• Finally for the individual catholic, I have gone the full mile in the political history of Nigeria to show how and why things got out of hand. It is very difficult for individuals to overcome ideological issues. Therefore Catholics, Christians and men and women of good will must come together to fight the twin evil of insecurity and corruption, products of the ideological war. We Catholics must not promote the cliché “if you can not beat them join them’. We cannot be part of evil. If however we are in a position of authority we must do our best in accordance with the teaching of the church as salt of the earth.We must not use our position to enrich ourselves at the expense of others.
Truth and Reconciliation
The Oputa Panel was set up by the Executive to identify victims of gross human rights violation. Unfortunately it was sabotaged through its denial of needed funds as well as the Supreme Court decision that the Federal Government had no right to set up Commissions of Enquiry. This fact notwithstanding, the Commission went ahead to provide an inconclusive report because the principal actors – the military Heads of State refused to appear before the Panel.
The fact that the Military was responsible for Nigeria’s transition to democracy is, in my view responsible for the difficulties the Country is now experiencing in its application of Democracy. Had the Oputa Panel completed its work, a lot of those now in the Executive and Legislature would have left the scene, and a new set of Nigerians would have emerged to guide the nation to
true democracy and rule of law. It is very clear from the above presentation that the talk of unity among our founding fathers Zik, Awolowo and Ahmadu Bello were mere fables. They were only united when they agreed to work together for self government and the exit of the British Administration. The Sardauna wrote in his book thus:
“The Parties had, in truth, little divergence in policy: they were all working for self government and the exit of the British Administration. There were no clefts based on matters of principles, as there are between the British Conservatives and Labour Parties”.
This was all on the surface because deep down below, there was hatred and bitterness. They plotted against each other from the Enahoro’s motion for independence, the harassment of NPC delegates by Action Group thugs, the orchestrated riot in Kano, the Detention Act immediately after independence, the promoted Regional Assembly crisis in Western Nigeria which led to the State of Emergency, the Western regional election of 1964 and ‘operation wetie’. The pogrom in the North and the civil war were all plots by political parties in the struggle for supremacy which, today, have translated to ethnic and religious wars and in addition to ideological war which helped in the strengthening of the establishment of an Invisible Government.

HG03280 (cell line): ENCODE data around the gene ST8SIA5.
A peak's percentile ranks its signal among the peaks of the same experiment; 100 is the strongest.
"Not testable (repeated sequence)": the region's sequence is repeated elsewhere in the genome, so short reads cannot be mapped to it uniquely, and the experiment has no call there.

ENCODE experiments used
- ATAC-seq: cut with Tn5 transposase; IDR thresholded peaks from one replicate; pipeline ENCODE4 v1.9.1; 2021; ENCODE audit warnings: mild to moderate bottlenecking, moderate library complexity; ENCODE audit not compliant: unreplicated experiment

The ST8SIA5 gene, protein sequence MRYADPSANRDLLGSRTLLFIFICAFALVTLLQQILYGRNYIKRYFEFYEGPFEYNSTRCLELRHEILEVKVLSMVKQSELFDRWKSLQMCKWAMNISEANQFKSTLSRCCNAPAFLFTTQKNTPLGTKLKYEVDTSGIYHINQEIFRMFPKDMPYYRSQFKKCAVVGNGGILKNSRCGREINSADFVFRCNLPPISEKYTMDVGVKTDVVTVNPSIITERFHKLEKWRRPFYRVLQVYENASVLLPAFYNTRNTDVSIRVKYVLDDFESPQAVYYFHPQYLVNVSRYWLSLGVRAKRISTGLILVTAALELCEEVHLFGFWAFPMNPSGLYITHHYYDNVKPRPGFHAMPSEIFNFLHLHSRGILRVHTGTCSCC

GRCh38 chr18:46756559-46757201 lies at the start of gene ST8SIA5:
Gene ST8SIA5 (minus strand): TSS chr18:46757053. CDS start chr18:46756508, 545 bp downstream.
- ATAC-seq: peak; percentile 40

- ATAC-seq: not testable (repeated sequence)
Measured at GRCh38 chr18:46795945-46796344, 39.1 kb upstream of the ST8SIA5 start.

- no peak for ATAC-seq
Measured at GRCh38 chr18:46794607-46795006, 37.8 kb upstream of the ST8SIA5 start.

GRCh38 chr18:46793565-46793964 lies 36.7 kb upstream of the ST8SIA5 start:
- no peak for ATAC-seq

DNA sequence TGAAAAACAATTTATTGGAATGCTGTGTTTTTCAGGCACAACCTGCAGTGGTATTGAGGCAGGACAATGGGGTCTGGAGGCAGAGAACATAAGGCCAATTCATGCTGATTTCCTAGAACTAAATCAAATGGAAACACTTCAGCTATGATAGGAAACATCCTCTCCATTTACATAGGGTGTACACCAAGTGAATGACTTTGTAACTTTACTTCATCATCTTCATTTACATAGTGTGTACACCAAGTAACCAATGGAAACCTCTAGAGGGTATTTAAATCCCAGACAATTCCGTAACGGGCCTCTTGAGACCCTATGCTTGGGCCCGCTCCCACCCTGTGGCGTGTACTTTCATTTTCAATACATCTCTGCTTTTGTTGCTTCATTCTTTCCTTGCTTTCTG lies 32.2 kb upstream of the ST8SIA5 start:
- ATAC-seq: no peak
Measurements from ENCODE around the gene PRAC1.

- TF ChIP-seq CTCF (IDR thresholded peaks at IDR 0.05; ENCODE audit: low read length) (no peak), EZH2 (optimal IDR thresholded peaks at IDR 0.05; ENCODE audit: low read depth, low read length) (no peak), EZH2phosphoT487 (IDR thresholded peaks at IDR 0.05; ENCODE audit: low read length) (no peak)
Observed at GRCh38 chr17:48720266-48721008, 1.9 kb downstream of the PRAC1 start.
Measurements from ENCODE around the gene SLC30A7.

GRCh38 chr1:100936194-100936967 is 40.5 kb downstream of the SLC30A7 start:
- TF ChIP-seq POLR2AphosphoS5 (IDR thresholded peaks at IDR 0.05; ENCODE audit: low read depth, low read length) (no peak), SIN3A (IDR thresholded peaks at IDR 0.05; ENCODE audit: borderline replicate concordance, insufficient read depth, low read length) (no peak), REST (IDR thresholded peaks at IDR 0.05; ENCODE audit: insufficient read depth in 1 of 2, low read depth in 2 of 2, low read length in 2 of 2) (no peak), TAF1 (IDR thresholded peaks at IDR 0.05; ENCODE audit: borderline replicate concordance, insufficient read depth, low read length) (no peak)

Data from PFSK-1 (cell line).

A Truth and Reconciliation Commission apart from identifying Human Rights Violation has to include Reparation, Rehabilitation and Amnesty for individuals who apply for pardon. To this end, we can conveniently close one Chapter and open a new one with untainted players rather than continuing with business as usual.
On a visit to Accra in 2009, US President Barack Obama insisted that what Africa needs are strong institutions and not strong men.
“Obama said no country is going to create wealth if the leaders exploit the economy to enrich themselves, or if police can be bought off by drug traffickers. No person wants to leave in a society where the rule of law gives way to the rule of brutality and bribery. That is not democracy, that is tyranny, now is the time for it to end, Africa does not need strong men it needs strong institutions.”
In the past, Nigeria has had strong men, Nnamdi Azikiwe, Obafemi Awolowo and Sardauna of Sokoto. Unfortunately, they could not withstand military takeover. Hear what the Sardauna said in his book:
“The political parties in the South were more highly developed than were ours; further, they were more ‘party minded’. The advantage to the party was their first consideration, and the advantage to the country a second, and quite a long way back too: we were still working as a whole and looking at problems as a whole. The Southern parties were, in
fact, though they would not admit it, the followers of prominent individuals. Their business was to ‘boost’ that individual and do all they could to put him into national leadership and power.” [Emphasis supplied]
This policy breeds godfathers and frustrates the promotion of strong political parties.
Four years after writing this book, Sardauna became for the NPC what Zik and Awolowo were to their parties. Our diversity should be seen as a blessing from God. We must all, without exception, work to build a Nation where no man is oppressed. Above all, we must love our neighbors as ourselves because the benefits that accrue to us as a united people far outweigh our gains as a divided people.